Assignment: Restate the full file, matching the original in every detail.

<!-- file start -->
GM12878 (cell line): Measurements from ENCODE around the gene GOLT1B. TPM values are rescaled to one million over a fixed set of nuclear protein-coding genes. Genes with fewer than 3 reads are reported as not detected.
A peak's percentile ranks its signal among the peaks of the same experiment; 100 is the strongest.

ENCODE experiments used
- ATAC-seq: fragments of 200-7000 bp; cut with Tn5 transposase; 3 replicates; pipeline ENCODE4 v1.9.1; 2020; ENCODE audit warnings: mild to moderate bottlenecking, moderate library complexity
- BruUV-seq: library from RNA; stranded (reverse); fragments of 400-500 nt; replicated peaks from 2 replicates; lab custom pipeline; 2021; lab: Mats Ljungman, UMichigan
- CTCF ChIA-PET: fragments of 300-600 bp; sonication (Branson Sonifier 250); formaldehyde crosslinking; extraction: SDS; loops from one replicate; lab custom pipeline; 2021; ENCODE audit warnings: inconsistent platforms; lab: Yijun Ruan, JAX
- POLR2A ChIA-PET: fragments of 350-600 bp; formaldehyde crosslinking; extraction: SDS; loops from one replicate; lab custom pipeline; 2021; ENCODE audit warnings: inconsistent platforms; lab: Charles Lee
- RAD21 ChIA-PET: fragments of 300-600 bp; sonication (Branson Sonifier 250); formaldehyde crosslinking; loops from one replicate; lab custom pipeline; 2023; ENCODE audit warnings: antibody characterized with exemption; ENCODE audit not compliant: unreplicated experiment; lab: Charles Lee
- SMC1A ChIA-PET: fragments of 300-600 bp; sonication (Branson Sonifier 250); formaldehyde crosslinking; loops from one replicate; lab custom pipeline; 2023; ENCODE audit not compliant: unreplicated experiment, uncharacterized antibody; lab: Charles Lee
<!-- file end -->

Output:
GM12878 (cell line): Measurements from ENCODE around the gene GOLT1B. TPM values are rescaled to one million over a fixed set of nuclear protein-coding genes. Genes with fewer than 3 reads are reported as not detected.
A peak's percentile ranks its signal among the peaks of the same experiment; 100 is the strongest.

ENCODE experiments used
- ATAC-seq: fragments of 200-7000 bp; cut with Tn5 transposase; 3 replicates; pipeline ENCODE4 v1.9.1; 2020; ENCODE audit warnings: mild to moderate bottlenecking, moderate library complexity
- BruUV-seq: library from RNA; stranded (reverse); fragments of 400-500 nt; replicated peaks from 2 replicates; lab custom pipeline; 2021; lab: Mats Ljungman, UMichigan
- CTCF ChIA-PET: fragments of 300-600 bp; sonication (Branson Sonifier 250); formaldehyde crosslinking; extraction: SDS; loops from one replicate; lab custom pipeline; 2021; ENCODE audit warnings: inconsistent platforms; lab: Yijun Ruan, JAX
- POLR2A ChIA-PET: fragments of 350-600 bp; formaldehyde crosslinking; extraction: SDS; loops from one replicate; lab custom pipeline; 2021; ENCODE audit warnings: inconsistent platforms; lab: Charles Lee
- RAD21 ChIA-PET: fragments of 300-600 bp; sonication (Branson Sonifier 250); formaldehyde crosslinking; loops from one replicate; lab custom pipeline; 2023; ENCODE audit warnings: antibody characterized with exemption; ENCODE audit not compliant: unreplicated experiment; lab: Charles Lee
- SMC1A ChIA-PET: fragments of 300-600 bp; sonication (Branson Sonifier 250); formaldehyde crosslinking; loops from one replicate; lab custom pipeline; 2023; ENCODE audit not compliant: unreplicated experiment, uncharacterized antibody; lab: Charles Lee